Cool It, Casanova (Brahmacharya)
Brahmacharya is about chastity. No, don’t close the book and toss it aside! This yama doesn’t mean telling your spouse the fun is over and you now need separate beds. Brahmacharya is about virtue, and not just when it comes to sex. Many great yogis are householders, which means they are married … with children. Brahma means “truth,” and car means “to move,” so brahmacharya essentially means “to control the movement of truth.” Lust and desire, in their many forms, obscure truth. Developing the inner strength to control our lusts and desires helps us to see truth more clearly. In other words, brahmacharya is a movement toward responsible behavior and a higher truth beyond the physical, the force of “I want” in life. The Bhagavad Gita describes this yama in the following way: “While contemplating the objects of the senses, a person develops attachment for them, and from such attachment, lust develops, and from lust, anger arises. From anger, delusion arises, and from delusion, bewilderment of memory. When memory is bewildered, intelligence is lost, and when intelligence is lost, one falls down again into the material pool.” Being virtuous means holding the opposite sex in high esteem and nurturing respect for someone you love. It also means holding yourself in high esteem and refusing to let your body be swayed by its every whim, desire, and want, whether that desire is for a person or for power or for a pound of Hershey’s Kisses. Refusing to let your body be swayed by desire certainly doesn’t preclude sex, a good promotion, or chocolate, for that matter. Instead, this yama encourages the kind of restraint and attitude towards those things we tend to desire that will help keep our minds clear and focused. The brahmacharya yama is often described as being about sex, and technically, it does preclude sexual lust—the one-night stand, using people sexually (including yourself), and all the other things we typically associate with the word “lust.” Letting your desire for sex consume you is no way to become self-aware or calm and centered! But brahmacharyaalso encompasses lusts and desires of all kinds. At the very heart of this yama, desire itself, no matter its object, is what keeps us from seeing truth. To master our desires is to gain selfawareness.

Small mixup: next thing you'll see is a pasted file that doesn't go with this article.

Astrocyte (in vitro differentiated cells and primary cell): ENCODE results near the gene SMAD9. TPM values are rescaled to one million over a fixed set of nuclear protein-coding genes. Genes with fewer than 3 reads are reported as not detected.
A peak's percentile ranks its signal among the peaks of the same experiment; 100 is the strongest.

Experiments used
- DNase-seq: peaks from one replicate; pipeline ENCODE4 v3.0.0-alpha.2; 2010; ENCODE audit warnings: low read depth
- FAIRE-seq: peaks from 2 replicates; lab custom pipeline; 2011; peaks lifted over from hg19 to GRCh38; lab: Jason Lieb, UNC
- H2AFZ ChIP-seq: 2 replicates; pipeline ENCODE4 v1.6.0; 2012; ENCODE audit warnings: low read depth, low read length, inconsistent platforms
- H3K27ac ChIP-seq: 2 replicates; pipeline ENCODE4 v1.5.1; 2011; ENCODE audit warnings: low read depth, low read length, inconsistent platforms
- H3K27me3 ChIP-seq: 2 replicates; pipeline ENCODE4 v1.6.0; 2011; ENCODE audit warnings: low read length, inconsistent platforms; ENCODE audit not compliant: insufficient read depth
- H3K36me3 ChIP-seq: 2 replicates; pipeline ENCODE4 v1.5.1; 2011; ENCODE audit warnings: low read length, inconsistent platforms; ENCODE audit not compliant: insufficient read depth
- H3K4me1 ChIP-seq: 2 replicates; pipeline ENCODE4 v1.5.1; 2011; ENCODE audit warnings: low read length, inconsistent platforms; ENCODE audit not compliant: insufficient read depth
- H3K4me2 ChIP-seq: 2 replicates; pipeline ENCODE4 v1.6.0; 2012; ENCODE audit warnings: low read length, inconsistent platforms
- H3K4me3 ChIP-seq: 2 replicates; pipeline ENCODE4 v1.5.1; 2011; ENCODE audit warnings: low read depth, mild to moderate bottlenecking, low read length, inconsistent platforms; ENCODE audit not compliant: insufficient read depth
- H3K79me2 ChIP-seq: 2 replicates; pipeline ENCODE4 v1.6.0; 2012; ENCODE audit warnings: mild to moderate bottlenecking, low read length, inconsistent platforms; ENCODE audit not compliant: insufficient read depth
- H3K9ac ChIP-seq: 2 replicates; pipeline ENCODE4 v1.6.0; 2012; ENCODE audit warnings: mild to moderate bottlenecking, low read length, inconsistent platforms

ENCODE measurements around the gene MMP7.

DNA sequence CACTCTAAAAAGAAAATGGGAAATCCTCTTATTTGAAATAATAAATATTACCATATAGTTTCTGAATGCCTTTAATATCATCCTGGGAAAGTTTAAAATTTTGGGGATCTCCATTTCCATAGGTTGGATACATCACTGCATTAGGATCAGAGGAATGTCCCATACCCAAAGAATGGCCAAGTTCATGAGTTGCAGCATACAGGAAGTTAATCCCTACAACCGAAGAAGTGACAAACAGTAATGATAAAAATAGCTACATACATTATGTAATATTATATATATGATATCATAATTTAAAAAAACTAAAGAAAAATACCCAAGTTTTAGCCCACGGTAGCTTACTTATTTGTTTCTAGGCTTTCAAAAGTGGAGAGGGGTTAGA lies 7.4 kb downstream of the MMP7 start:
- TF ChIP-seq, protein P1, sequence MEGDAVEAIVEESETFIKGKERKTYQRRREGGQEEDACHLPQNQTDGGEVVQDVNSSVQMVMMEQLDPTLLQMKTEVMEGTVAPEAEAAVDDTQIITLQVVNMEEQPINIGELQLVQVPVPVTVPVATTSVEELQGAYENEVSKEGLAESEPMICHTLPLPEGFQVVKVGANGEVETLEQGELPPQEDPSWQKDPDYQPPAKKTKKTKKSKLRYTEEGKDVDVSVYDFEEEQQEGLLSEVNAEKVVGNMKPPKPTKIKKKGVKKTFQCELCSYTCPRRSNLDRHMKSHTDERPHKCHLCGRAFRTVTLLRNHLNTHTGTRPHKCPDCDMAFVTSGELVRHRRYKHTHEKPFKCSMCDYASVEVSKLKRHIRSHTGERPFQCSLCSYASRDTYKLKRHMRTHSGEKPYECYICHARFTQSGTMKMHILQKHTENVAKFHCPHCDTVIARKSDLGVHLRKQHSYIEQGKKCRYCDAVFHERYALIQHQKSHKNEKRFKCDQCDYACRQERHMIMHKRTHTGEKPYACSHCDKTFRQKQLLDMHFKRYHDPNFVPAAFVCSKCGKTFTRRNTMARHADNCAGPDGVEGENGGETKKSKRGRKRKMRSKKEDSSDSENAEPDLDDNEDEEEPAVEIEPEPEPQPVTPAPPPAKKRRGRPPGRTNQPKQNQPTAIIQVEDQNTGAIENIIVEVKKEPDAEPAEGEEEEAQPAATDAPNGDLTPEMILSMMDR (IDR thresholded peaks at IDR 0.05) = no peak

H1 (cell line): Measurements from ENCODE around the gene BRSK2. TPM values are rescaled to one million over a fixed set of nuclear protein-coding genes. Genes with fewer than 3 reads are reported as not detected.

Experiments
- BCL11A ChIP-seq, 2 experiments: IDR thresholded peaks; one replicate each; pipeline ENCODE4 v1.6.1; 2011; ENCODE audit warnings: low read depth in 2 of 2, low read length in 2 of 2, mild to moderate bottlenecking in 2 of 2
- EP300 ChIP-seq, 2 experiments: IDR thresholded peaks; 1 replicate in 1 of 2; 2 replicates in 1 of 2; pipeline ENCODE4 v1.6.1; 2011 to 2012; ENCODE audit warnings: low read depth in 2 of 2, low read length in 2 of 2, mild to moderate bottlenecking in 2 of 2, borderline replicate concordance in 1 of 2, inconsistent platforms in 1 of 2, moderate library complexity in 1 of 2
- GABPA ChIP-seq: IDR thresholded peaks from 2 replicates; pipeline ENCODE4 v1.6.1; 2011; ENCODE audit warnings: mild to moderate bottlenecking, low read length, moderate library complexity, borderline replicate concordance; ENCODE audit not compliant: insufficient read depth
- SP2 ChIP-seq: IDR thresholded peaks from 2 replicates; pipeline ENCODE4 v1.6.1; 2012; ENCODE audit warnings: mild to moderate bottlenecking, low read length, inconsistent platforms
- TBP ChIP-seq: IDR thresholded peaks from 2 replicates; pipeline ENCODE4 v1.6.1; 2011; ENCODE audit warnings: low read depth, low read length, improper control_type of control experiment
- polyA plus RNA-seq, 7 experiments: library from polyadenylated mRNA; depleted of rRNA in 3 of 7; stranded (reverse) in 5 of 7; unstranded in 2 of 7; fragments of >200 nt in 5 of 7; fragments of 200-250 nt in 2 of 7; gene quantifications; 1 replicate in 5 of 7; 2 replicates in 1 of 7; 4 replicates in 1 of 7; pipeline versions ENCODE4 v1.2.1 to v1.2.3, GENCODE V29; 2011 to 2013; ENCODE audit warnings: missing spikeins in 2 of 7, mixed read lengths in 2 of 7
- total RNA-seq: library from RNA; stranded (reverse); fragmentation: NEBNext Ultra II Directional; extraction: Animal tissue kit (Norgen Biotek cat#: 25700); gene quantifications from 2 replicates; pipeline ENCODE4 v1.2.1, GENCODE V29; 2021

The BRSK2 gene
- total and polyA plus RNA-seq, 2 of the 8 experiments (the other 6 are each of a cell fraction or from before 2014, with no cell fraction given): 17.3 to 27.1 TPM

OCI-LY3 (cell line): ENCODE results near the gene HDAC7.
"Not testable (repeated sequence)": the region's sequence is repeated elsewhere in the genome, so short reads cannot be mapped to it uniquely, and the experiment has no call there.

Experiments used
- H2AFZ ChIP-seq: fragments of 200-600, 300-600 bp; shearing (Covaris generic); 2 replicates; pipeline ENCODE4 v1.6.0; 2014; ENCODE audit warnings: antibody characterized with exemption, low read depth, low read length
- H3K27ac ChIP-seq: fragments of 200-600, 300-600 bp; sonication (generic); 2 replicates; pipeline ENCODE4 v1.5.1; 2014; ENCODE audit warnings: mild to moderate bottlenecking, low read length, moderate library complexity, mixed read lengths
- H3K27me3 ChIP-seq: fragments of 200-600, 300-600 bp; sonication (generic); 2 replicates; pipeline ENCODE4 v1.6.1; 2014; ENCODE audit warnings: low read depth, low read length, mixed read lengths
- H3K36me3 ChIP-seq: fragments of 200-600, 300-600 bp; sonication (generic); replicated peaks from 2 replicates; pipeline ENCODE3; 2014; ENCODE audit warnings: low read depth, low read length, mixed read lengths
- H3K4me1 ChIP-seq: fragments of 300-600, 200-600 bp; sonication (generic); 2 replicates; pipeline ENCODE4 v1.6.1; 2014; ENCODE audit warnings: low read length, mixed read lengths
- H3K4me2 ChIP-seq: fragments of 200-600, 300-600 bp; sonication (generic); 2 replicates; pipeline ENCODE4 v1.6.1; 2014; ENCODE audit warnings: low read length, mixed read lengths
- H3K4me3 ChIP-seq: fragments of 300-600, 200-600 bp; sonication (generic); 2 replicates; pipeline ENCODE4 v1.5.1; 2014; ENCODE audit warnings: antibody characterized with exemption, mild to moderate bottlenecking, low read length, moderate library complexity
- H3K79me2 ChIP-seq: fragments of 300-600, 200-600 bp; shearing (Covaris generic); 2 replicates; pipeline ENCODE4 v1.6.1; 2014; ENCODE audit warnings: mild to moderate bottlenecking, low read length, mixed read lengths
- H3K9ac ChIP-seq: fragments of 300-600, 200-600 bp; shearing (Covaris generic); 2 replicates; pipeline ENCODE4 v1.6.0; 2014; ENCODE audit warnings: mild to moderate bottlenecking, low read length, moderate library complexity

Don’t Be Greedy (Aparigraha)
Go to your closet and count the pairs of shoes lined up in there—or the red sweaters or white shirts or ties. Or maybe you can’t even open the closet because it’s bursting with stuff. It isn’t easy to abstain from greed in this materialistic world. With television, radio, and billboards continually telling us what we want and what we must have, it’s hard not to believe some of it. But are you familiar with the feeling of buying something you’ve always wanted, then feeling strangely dissatisfied, as if the funwas in the wanting, not in the actual possessing? That is greed’s payoff—emptiness. Nongreed means living simply, possessing only what is necessary, and recognizing that possessions are merely tools to use in life. Accumulations, whether material things or unnecessary thoughts, tie you down to this world. Simplify your life as you simplify your thoughts. Greed can also surface in less obvious ways. Talking too much, interrupting others, and dominating conversations while barely showing a flicker of interest in the participation of others are all ways greed creeps into our lives through language. Think before you speak, and consider how your words will sound and what effect they will have. Practice listening and being truly present in a conversation, absorbing everything other people are saying. Thoughts can also be a source of greed. How come the Smiths have a swimming pool and a fancy twolevel deck, while you have to sit on the back stoop under the sprinkler? Why did your best friend get diamonds for her birthday when you only got a toaster? Envy and jealousy clutter the mind and can become obsessions. How much better it is to turn those feelings around and feel truly happy for the person who Has something you don’t have! In fact, once you start to be happy for someone else simply because of their joy, you may become so fulfilled by your happiness that you lose your desire for whatever they have. How much simpler your life becomes when you can be happy due to something beyond your own needs!